Before changing careers from culinary arts to financial planning, I often found myself depositing weekly takings at a local bank. On one such occasion, a dapper financial professional in a suit began soliciting me for business. “Sorry, but I never trust a man in a suit,” I quipped.
A great privilege of working with food is that feedback is terse but abundant: if the food sucks, you’ll know quickly. This isn’t a pleasure enjoyed (often) by financial professionals. We pride ourselves in intuiting clients. That said, we are not as good at mindreading as we might think we are, or so says a team from Cognitive Behavioral Therapy Los Angeles. So, starting a conversation on how clients are affected by an adviser’s appearance makes sense.
Subtle ways advisers conduct themselves truly matter. Things we don’t often consider can tremendously impact clients. In fact, simply by your heart rate quickening, you may unintentionally make your clients more anxious, according to research from HeartMath Institute.
Clients may benefit from advisers presenting themselves more authentically. That’s a message in the acclaimed CFP® commercial that features a “planner” in a suit asking potential clients if they’d trust him with their money. All the potential clients said yes, and he revealed he wasn’t actually a planner, but a DJ. The commercial dispels the notion that professionalism should be synonymous with business suits and close shaves—stodge.
In fact, many lacking a planner are so intimidated by finances, the last thing they want in adviser interactions is a three-piece suit. I suspect I am not alone in having a preconception that for some clients and young professionals, three-piece business suits indicate slick salesmanship.
We should also expand how professional is visually framed in our profession—not just to build trust, but to attract more young talent to our profession.
Long after my “I-don’t-trust-suits” moment, I attended a financial planning career fair. Donning the suit, necktie, leather shoes, and folder, I was ready to show what I had to offer top-notch firms. With that, I also decided to keep my beard and head covering as per my cultural normality, a decision apparently more considerable than I realized for an aspiring planner. Just one example: I was actually scolded by the fair coordinator who said my outfit was disrespectful to the firms.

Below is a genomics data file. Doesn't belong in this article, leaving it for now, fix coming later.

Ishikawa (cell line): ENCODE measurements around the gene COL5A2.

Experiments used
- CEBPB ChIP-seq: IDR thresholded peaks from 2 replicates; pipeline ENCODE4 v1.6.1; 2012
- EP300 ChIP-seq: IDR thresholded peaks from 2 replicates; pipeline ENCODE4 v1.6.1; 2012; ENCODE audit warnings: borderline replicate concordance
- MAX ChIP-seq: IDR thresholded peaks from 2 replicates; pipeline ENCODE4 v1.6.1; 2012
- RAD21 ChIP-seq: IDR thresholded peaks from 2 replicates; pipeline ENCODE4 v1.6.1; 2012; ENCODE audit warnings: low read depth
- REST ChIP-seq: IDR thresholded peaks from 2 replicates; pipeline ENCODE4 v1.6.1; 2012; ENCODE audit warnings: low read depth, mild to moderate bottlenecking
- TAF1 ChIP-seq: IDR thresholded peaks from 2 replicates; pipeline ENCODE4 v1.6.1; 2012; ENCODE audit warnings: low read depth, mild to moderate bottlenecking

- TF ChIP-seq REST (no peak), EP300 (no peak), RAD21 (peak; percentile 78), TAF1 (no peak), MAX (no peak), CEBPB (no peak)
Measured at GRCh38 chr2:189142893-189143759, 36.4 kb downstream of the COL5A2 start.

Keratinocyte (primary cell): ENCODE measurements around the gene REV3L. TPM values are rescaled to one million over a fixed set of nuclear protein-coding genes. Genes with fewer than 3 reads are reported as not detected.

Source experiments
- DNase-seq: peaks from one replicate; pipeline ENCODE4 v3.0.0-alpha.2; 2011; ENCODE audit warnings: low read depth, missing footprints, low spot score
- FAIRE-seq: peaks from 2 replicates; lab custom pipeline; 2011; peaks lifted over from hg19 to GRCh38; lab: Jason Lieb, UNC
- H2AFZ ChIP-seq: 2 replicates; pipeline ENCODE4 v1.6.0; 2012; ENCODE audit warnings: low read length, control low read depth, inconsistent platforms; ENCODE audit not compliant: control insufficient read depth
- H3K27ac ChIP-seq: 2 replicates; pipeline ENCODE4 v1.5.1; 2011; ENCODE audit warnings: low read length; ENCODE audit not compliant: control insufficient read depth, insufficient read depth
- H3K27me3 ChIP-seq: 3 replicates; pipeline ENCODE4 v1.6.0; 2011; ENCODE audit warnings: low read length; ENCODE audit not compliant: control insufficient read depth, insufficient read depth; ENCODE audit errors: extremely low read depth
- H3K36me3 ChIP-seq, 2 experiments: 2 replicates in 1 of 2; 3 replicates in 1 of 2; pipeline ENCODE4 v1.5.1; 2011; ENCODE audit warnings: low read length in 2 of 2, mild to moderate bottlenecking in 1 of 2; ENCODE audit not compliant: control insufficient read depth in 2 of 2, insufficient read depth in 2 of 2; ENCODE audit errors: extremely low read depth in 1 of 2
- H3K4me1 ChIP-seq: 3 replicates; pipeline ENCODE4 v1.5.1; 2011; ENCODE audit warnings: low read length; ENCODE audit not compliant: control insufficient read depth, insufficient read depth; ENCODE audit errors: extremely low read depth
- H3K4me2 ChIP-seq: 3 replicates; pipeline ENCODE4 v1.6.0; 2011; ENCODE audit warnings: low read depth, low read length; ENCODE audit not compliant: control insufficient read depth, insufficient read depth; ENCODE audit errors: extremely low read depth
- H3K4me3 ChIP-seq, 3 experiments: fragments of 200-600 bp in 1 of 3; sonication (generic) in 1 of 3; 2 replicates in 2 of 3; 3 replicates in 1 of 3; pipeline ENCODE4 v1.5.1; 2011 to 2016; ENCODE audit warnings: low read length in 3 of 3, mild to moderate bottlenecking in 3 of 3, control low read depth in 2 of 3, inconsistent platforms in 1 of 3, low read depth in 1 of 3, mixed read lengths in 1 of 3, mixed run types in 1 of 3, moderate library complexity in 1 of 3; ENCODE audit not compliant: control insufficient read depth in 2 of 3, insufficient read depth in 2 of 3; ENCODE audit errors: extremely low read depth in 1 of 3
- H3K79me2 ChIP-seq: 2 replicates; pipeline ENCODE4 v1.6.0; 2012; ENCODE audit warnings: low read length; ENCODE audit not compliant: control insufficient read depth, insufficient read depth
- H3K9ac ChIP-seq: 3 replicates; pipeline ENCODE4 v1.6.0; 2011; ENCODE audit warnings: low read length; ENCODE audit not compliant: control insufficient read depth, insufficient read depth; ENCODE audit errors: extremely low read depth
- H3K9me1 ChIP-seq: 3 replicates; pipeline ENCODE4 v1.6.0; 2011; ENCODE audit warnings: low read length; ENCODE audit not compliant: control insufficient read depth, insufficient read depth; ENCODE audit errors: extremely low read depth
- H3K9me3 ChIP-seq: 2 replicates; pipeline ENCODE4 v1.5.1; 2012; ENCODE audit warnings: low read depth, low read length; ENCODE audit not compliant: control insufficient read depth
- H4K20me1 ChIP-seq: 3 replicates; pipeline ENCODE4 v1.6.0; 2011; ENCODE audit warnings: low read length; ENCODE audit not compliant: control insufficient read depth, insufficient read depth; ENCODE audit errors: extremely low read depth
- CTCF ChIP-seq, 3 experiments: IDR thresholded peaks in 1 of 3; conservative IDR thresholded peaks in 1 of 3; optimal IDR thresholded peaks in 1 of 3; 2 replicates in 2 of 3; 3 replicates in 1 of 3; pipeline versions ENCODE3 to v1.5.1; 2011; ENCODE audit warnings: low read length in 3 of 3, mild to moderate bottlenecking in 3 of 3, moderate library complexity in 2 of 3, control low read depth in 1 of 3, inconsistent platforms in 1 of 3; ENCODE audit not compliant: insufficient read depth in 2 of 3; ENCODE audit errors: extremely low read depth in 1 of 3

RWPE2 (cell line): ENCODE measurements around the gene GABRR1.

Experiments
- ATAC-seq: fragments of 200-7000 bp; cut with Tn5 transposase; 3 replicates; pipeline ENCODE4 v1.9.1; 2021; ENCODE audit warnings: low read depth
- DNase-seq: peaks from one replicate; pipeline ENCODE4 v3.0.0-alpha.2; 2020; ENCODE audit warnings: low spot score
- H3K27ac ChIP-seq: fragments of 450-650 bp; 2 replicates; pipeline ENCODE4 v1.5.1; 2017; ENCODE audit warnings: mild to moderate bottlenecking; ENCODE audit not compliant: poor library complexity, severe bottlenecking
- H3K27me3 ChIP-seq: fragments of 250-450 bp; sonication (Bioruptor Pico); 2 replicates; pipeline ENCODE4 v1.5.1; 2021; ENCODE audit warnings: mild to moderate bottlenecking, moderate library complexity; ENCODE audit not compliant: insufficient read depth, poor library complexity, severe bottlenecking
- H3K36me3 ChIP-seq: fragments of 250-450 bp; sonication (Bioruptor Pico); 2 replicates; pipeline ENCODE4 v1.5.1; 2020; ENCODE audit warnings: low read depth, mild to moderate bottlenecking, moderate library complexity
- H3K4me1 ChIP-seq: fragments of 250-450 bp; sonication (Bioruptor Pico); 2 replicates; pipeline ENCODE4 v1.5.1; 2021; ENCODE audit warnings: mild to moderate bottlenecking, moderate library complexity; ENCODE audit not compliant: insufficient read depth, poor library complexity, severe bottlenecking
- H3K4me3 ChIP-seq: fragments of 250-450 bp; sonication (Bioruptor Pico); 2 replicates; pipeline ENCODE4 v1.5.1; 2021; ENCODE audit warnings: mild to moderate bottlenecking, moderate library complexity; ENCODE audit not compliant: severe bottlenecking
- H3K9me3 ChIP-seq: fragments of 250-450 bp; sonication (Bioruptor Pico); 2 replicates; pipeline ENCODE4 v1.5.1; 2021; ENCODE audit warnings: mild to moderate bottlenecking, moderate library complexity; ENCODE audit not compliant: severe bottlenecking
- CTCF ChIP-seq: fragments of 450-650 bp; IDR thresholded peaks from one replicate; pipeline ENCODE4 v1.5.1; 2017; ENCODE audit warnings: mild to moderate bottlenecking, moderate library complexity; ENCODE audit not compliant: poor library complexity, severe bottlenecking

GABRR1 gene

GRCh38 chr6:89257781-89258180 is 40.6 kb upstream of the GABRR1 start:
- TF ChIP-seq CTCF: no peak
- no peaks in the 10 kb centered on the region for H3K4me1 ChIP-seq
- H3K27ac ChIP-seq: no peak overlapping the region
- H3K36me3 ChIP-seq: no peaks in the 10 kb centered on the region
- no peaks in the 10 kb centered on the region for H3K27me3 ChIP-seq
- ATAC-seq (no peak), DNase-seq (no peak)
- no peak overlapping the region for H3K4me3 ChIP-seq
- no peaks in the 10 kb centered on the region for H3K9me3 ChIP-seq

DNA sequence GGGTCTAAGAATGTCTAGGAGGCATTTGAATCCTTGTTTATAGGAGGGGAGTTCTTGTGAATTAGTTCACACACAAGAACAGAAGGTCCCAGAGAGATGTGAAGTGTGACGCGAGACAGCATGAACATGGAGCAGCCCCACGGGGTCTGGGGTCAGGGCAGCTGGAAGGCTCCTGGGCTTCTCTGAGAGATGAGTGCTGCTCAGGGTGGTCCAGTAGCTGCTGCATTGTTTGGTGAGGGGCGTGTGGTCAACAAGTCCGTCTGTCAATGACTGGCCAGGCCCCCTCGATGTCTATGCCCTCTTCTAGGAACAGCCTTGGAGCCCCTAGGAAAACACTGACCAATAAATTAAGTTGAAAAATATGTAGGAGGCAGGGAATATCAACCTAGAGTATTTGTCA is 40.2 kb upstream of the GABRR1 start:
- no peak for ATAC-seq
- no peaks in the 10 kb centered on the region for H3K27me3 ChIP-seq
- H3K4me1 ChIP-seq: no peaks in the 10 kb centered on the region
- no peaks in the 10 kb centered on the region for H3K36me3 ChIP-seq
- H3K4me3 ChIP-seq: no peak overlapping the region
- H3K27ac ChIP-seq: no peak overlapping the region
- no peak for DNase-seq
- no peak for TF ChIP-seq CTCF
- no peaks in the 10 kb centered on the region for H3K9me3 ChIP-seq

Reducing experiences like this will prevent thinning out the talent pool for our profession. Expanding how firms define professional attire could improve perceptions that interns, prospective recruits, and career fair coordinators have of us. Besides, the 21st century offers many competing lucrative career paths where you don’t have to fret if you already wore that necktie on Monday.
Financial planning originates in salesmanship. Teams were required to look akin to Glengarry Glen Ross. But to elevate the profession, we must expand this antiquated image—not just to better relate to clients, but to become a more appealing career choice. There is certainly a place for business wear; but carving out a clearer path for those who can’t entirely conform to that traditional image, or for those who don’t wish to work with demographics who are impressed by suits, may be beneficial.
At In Good Company, where we test and learn how financial professionals can best deliver financial education, we are comprised of folks who come from various professional backgrounds. It’s a conducive environment for debating how the public desires the adviser of the future to present themselves. With many aspects of financial planning evolving at light speed, I’d like to see this discussion accelerate.
Rafael Bernard, CFP®, is a subject matter specialist at In Good Company, a MassMutual collaborative learning lab that provides accessible financial education. He is an alumnus of Bentley University’s financial planning program and Kansas State University’s financial therapy program, and a member of FPA of Massachusetts. You can contact him HERE.
Disclaimer: The views and opinions expressed are those of the author and may not accurately reflect those of Massachusetts Mutual Life Insurance Company (MassMutual), or its affiliated companies.
In Good Company is a “doing business as” name for MML Investors Services, LLC (member SIPC). Our financial professionals are investment adviser representatives and registered representatives of MML Investors Services, LLC and are licensed insurance agents or brokers of Massachusetts Mutual Life Insurance Company (MassMutual) and/or other affiliated or unaffiliated insurance companies. The material, classes, and financial events are general in nature and not tailored to any specific situation. Financial professionals will not recommend specific securities.